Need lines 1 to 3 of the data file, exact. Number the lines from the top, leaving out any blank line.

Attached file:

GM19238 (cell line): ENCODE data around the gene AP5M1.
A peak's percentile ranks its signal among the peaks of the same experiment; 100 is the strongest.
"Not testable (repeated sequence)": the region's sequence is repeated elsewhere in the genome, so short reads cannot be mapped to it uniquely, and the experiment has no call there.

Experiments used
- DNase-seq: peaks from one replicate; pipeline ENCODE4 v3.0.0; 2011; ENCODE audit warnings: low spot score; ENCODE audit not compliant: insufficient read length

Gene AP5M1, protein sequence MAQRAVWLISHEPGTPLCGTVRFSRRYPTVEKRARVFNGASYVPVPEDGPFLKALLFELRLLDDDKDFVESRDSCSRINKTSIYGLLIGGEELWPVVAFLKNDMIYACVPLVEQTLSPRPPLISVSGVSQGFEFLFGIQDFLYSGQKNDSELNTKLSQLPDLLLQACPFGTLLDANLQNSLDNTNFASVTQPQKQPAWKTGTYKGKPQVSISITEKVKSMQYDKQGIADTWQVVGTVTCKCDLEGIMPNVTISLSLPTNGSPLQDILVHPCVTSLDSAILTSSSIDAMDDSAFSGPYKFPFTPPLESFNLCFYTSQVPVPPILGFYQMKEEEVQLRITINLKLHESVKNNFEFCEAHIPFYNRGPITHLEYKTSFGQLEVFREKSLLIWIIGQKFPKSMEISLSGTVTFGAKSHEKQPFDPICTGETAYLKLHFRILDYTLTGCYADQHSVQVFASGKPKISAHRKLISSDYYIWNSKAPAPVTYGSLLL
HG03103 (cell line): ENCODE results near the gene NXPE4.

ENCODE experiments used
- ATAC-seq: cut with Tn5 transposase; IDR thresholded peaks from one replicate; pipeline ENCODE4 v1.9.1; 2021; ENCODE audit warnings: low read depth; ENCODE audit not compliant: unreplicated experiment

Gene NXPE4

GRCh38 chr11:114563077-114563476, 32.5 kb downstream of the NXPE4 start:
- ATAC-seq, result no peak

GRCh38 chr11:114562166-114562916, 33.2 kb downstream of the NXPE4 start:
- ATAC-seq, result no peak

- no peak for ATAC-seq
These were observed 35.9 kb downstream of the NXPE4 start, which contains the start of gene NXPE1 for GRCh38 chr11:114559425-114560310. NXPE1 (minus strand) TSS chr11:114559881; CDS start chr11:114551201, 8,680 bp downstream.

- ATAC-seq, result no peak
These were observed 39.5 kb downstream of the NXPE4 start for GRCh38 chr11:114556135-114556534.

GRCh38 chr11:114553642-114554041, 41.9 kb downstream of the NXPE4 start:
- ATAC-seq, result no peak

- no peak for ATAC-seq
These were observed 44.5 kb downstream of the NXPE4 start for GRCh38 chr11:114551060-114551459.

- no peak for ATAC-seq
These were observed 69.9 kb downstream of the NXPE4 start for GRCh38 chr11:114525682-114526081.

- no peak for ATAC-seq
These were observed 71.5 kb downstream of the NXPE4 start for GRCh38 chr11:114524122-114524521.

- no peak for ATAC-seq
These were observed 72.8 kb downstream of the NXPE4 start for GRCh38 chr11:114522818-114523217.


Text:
GM19238 (cell line): ENCODE data around the gene AP5M1.
A peak's percentile ranks its signal among the peaks of the same experiment; 100 is the strongest.
"Not testable (repeated sequence)": the region's sequence is repeated elsewhere in the genome, so short reads cannot be mapped to it uniquely, and the experiment has no call there.